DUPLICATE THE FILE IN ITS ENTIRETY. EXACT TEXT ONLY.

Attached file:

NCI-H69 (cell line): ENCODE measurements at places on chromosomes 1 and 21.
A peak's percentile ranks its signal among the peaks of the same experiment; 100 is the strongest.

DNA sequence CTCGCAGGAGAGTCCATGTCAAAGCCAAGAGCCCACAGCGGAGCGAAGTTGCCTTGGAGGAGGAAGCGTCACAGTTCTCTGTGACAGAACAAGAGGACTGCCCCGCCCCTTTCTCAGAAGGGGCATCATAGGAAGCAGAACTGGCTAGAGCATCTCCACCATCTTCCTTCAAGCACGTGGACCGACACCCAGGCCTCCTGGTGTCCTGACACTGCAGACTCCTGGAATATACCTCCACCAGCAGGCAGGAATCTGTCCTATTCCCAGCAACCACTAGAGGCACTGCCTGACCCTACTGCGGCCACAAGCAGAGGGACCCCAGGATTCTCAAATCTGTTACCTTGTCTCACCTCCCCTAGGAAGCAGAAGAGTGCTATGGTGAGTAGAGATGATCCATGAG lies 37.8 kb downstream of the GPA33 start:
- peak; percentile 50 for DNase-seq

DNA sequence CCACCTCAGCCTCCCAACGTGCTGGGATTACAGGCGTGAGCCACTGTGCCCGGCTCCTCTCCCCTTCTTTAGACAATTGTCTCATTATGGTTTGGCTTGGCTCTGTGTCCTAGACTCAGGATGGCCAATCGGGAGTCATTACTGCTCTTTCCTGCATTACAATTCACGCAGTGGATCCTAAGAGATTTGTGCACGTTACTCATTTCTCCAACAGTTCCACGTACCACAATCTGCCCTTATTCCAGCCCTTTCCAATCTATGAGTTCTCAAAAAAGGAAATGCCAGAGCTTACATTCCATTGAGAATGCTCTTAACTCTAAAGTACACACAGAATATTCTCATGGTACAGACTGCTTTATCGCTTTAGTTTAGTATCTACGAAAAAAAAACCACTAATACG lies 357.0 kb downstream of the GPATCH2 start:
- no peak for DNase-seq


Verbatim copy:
NCI-H69 (cell line): ENCODE measurements at places on chromosomes 1 and 21.
A peak's percentile ranks its signal among the peaks of the same experiment; 100 is the strongest.

DNA sequence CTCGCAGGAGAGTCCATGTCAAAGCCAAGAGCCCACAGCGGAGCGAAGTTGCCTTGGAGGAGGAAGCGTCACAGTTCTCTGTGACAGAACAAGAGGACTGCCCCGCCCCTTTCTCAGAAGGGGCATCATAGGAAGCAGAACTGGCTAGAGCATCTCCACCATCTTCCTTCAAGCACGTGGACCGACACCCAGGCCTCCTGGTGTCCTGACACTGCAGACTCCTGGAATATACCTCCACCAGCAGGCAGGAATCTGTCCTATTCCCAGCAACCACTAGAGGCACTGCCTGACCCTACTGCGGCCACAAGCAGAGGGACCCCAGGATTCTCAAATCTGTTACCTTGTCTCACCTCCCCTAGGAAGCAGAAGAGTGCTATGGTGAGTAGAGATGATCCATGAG lies 37.8 kb downstream of the GPA33 start:
- peak; percentile 50 for DNase-seq

DNA sequence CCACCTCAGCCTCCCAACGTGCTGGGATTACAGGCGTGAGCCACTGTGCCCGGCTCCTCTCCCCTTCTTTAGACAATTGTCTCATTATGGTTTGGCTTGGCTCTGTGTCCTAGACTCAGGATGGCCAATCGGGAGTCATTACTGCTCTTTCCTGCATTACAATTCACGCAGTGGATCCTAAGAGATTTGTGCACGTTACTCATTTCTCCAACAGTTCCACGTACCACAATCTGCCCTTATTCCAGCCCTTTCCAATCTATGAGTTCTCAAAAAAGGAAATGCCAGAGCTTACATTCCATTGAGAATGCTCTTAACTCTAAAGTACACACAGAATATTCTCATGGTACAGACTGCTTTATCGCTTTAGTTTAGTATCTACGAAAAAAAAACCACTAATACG lies 357.0 kb downstream of the GPATCH2 start:
- no peak for DNase-seq